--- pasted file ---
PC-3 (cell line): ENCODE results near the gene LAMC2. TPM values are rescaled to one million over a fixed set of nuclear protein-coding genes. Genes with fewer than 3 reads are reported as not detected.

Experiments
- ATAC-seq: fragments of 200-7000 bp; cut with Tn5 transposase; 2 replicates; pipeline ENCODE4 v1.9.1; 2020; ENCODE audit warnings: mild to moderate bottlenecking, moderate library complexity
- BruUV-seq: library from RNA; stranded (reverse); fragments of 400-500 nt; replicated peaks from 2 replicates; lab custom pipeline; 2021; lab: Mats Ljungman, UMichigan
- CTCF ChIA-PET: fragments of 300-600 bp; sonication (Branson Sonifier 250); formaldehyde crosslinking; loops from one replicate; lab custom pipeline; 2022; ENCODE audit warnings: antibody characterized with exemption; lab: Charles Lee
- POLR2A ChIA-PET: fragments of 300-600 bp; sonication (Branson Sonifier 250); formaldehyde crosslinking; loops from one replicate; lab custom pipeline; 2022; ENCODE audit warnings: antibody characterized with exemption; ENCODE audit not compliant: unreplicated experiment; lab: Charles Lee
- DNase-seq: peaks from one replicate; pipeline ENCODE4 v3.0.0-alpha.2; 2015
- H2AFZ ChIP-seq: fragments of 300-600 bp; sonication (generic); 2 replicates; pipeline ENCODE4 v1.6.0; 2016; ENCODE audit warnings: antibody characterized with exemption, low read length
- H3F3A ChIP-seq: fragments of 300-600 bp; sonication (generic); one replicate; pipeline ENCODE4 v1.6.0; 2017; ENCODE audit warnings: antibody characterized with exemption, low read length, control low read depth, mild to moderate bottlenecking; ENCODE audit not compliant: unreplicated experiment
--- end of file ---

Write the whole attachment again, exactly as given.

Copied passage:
PC-3 (cell line): ENCODE results near the gene LAMC2. TPM values are rescaled to one million over a fixed set of nuclear protein-coding genes. Genes with fewer than 3 reads are reported as not detected.

Experiments
- ATAC-seq: fragments of 200-7000 bp; cut with Tn5 transposase; 2 replicates; pipeline ENCODE4 v1.9.1; 2020; ENCODE audit warnings: mild to moderate bottlenecking, moderate library complexity
- BruUV-seq: library from RNA; stranded (reverse); fragments of 400-500 nt; replicated peaks from 2 replicates; lab custom pipeline; 2021; lab: Mats Ljungman, UMichigan
- CTCF ChIA-PET: fragments of 300-600 bp; sonication (Branson Sonifier 250); formaldehyde crosslinking; loops from one replicate; lab custom pipeline; 2022; ENCODE audit warnings: antibody characterized with exemption; lab: Charles Lee
- POLR2A ChIA-PET: fragments of 300-600 bp; sonication (Branson Sonifier 250); formaldehyde crosslinking; loops from one replicate; lab custom pipeline; 2022; ENCODE audit warnings: antibody characterized with exemption; ENCODE audit not compliant: unreplicated experiment; lab: Charles Lee
- DNase-seq: peaks from one replicate; pipeline ENCODE4 v3.0.0-alpha.2; 2015
- H2AFZ ChIP-seq: fragments of 300-600 bp; sonication (generic); 2 replicates; pipeline ENCODE4 v1.6.0; 2016; ENCODE audit warnings: antibody characterized with exemption, low read length
- H3F3A ChIP-seq: fragments of 300-600 bp; sonication (generic); one replicate; pipeline ENCODE4 v1.6.0; 2017; ENCODE audit warnings: antibody characterized with exemption, low read length, control low read depth, mild to moderate bottlenecking; ENCODE audit not compliant: unreplicated experiment